Film Review


Review by Clodagh Weldon, M.A., D.Phil.
Dominican University


Vol. 10, No. 1 April 2006

Danny Boyle's Millions

[1] "The heart is not commonly reached through reason but the imagination.” This quote from John Henry Newman (1801-1890) captures the essence of this magical little film from British Director Danny Boyle. Millions (2005) is the story of two young brothers, Damian and Anthony, who with their father (played by the roguish yet affable James Nesbitt) are grieving the death of their mother, Maureen. Influenced by his Catholic belief in the communion of saints, Damian wants to know if his mother is now a saint, because if she is, he knows that he will be able to continue a relationship with her. Anthony and his Dad, on the other hand, grieve very differently. They do not share Damian's "weird” faith, seeing in death a relationship that is now in the past. They want to move on and start a new life in a new home with new appliances in a new city ( Liverpool, England). While Anthony and his dad revel in the flashy new appliances, Damian's imagination is taken by the boxes. In no time he has built a den by the train tracks, creating a place to meet his friends, the saints. It is, to use a biblical analogy, Damian's "meeting tent” where God and the saints are really present. As Boyle said in a recent interview "They are not statues, they are real to Damian.” Indeed he talks to them, debates with them and, most of all, is keen to know if they've ever met a St. Maureen ("She's new”, he says).

[2] One day Damian is conversing with the saints when a large bag of money falls from the sky and destroys his den, a prophetic symbol of the power of mammon to destroy ("You cannot serve God and mammon”, Mt 6:24). As he opens the bag he beholds ₤229, 320, which given the current exchange rate is approximately $400,000 and given the hyperbolic imagination of a child is simply "millions.” But the money is in pounds and the UK is within days of entering the euro – oh how the imagination pervades this film!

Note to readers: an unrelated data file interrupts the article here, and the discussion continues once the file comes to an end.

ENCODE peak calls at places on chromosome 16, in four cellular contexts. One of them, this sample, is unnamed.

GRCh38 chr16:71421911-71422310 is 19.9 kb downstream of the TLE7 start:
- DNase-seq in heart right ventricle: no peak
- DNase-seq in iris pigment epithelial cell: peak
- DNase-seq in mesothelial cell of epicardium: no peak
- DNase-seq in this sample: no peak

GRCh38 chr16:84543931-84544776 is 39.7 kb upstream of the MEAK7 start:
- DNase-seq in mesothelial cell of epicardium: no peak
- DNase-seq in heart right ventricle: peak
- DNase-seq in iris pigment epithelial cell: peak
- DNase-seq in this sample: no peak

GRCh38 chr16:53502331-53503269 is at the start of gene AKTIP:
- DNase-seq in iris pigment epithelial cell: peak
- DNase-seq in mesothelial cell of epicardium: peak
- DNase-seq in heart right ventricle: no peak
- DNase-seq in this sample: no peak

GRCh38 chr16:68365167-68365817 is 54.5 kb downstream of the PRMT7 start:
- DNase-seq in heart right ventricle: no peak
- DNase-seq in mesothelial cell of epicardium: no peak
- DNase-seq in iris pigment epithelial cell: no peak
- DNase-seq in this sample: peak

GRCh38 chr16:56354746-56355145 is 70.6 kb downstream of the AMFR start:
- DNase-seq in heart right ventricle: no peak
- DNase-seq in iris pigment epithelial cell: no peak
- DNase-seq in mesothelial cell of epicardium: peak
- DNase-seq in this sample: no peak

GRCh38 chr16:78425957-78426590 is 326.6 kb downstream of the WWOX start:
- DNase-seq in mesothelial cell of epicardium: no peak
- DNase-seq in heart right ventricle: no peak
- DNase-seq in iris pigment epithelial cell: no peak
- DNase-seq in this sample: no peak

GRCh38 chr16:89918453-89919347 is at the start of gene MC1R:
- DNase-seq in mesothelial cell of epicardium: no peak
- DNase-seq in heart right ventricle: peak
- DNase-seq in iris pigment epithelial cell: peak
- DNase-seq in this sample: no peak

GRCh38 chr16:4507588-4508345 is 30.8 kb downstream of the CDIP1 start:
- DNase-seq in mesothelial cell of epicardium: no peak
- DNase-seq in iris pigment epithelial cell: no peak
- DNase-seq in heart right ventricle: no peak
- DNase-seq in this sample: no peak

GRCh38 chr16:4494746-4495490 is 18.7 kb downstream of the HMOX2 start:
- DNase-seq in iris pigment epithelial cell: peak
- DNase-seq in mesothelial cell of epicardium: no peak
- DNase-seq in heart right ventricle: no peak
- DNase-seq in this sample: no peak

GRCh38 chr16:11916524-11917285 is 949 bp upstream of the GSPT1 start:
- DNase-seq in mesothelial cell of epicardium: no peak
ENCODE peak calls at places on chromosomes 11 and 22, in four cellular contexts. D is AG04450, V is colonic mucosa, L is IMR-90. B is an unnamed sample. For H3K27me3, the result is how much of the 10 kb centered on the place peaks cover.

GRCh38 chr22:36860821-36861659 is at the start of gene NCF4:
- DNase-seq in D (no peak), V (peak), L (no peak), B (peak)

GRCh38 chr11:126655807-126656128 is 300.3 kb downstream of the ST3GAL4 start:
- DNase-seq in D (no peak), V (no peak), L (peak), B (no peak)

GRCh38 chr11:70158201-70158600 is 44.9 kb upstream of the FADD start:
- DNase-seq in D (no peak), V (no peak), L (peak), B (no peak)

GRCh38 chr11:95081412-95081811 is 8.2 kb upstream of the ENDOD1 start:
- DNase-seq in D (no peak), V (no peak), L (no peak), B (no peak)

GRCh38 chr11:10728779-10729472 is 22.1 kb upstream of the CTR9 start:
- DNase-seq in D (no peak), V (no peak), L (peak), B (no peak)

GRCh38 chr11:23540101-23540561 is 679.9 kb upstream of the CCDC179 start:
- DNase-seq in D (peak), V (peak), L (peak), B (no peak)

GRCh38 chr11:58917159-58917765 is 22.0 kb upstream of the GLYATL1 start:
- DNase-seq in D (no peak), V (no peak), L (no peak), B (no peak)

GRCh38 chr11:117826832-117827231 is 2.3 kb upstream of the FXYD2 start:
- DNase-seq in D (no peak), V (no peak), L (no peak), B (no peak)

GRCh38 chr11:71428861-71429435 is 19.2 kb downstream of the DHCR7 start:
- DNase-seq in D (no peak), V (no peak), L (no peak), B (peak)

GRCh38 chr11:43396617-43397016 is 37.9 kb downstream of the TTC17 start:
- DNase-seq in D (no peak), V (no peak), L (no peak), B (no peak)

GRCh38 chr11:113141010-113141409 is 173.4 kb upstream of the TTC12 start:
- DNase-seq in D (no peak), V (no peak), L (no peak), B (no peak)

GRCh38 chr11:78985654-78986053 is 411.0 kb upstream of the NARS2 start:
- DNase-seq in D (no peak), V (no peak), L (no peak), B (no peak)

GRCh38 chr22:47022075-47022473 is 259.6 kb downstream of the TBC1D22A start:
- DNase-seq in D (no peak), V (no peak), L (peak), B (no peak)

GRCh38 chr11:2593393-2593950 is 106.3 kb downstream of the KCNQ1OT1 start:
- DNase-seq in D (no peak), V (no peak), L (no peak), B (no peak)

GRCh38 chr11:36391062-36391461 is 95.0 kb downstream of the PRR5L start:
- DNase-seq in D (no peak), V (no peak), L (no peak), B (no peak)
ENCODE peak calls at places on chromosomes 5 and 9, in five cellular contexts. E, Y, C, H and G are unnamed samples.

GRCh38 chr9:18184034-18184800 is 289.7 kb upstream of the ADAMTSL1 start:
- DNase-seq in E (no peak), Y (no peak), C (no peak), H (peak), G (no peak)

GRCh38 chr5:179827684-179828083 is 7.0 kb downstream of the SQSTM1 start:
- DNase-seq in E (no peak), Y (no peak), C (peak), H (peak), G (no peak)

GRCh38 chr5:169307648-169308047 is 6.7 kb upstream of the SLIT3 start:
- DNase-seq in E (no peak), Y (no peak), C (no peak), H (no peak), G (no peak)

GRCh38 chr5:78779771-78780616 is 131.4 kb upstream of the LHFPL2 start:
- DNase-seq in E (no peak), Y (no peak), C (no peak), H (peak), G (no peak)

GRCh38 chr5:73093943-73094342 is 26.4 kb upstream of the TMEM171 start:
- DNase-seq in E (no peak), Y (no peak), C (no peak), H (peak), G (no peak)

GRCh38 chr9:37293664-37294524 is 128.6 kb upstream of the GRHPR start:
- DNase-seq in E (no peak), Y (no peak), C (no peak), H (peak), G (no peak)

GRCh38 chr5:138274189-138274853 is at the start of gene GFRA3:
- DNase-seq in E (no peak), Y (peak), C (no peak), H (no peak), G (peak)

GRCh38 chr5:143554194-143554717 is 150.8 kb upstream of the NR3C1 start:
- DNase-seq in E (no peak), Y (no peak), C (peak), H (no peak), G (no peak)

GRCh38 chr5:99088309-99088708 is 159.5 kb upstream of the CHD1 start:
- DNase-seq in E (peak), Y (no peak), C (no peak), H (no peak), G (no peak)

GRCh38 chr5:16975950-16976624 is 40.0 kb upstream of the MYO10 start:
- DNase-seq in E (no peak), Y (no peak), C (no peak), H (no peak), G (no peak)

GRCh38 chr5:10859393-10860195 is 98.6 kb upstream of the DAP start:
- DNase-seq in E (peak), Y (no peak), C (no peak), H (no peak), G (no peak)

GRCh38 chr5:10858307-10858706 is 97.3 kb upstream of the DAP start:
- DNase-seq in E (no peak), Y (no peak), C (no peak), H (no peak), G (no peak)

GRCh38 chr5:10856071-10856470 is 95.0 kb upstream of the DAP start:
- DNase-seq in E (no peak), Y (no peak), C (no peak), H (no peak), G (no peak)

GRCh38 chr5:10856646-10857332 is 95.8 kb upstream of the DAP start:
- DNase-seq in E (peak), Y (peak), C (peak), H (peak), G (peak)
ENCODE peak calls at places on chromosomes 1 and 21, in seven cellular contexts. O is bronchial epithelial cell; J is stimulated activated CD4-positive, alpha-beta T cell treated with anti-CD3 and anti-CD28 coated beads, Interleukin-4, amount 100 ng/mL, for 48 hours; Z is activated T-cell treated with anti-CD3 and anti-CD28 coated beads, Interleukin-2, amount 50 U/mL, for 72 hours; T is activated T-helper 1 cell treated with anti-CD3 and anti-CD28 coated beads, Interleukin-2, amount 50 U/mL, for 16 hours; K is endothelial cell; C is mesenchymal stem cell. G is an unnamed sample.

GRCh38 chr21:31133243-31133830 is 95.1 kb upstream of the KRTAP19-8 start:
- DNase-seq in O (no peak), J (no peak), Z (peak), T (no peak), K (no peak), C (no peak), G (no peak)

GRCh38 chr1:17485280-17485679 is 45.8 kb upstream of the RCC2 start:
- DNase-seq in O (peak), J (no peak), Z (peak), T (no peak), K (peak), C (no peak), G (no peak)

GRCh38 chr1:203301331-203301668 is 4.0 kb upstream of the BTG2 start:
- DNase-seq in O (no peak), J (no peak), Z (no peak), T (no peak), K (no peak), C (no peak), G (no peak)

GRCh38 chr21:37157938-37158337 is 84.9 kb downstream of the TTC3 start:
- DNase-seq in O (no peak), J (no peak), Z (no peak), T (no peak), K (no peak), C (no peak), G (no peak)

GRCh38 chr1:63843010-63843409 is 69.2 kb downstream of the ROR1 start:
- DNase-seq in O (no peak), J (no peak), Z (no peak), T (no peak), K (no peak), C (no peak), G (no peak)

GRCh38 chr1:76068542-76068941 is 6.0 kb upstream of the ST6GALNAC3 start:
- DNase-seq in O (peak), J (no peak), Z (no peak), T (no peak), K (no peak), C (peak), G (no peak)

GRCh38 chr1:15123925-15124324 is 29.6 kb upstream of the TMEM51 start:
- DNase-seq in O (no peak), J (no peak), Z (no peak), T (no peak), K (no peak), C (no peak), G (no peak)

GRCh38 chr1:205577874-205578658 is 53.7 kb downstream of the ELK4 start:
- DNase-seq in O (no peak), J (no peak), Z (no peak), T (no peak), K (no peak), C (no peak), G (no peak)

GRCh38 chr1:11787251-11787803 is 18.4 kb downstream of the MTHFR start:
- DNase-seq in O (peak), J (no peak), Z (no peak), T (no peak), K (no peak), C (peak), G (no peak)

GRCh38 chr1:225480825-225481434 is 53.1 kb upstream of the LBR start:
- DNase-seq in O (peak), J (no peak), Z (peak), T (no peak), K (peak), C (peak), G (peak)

[3] The question "what should they do with the money?” provides the driving force for a script Boyle has called a "commentary on consumerism.” In a memorable scene St Clare of Assisi (1192-1253 C.E.) rolls herself a cigarette and tells Damian, "You can do what you want in heaven. What matters is what you do on earth.” Damian believes the money is a miracle from God, and as a rich young man he knows he should give it to "poor people” (echoing Mt 19:16-30), and so he wanders around his nice new neighborhood asking "Are you poor?” Of course they're not poor – at least not materially, and the cynical older brother mocks, "Where are you going to find poor people around here?” But on another level Boyle clearly wants to make the point that they are (spiritually) poor precisely because they are not (materially) poor, - they do not have "treasure in heaven” (Mt 19:21).

[4] Eventually Damian finds some "real” poor people and takes them out to dinner at pizza hut. He gives money to Africa at school, and with the help of St. Nicholas of Myra (270-343 C.E.) puts hundreds of pounds through the letter box of the Mormons down the street (which they spend on flashy new appliances).

[5] Damian's brother, on the other hand, thinks that his little brother is plain weird. Normal boys admire Wayne Rooney and David Beckham; Damian looks up to St Francis (1182-1226 C.E.), St. Joseph (dates unknown) and the Ugandan martyrs of 1881 (who appear as laborers in the fields with blood dripping from their decapitated necks). Anthony, for whom the origin of the money is ethically irrelevant, has very different plans: he'll buy some friends with the latest technology and invest in real estate. He is Boyle's metaphor for contemporary consumer-driven society.

[6] When Damian discovers that the money was in fact from a bank heist gone awry and they have a nasty burglar on their case, his faith is challenged and his childlike world shattered. "I thought it was a miracle but it was just robbed,” he says. His Dad tells him there is no God and they should keep the money, after all it will be worthless in a few days. Not sharing his father's utilitarian approach to ethics Damian protests, "It's not right.” But it is Anthony, the situation ethicist in the family, who comes up with arguably one of the best reasoned lines in the movie: "It isn't the money's fault it got stolen.”

[7] The movie of course has a happy ending with the appearance of St Maureen, as Damian, the rich young man, discovers that his treasure really is in heaven.

[8] Millions is highly recommended as a great movie about faith, reason and the power of the imagination.

JR & F
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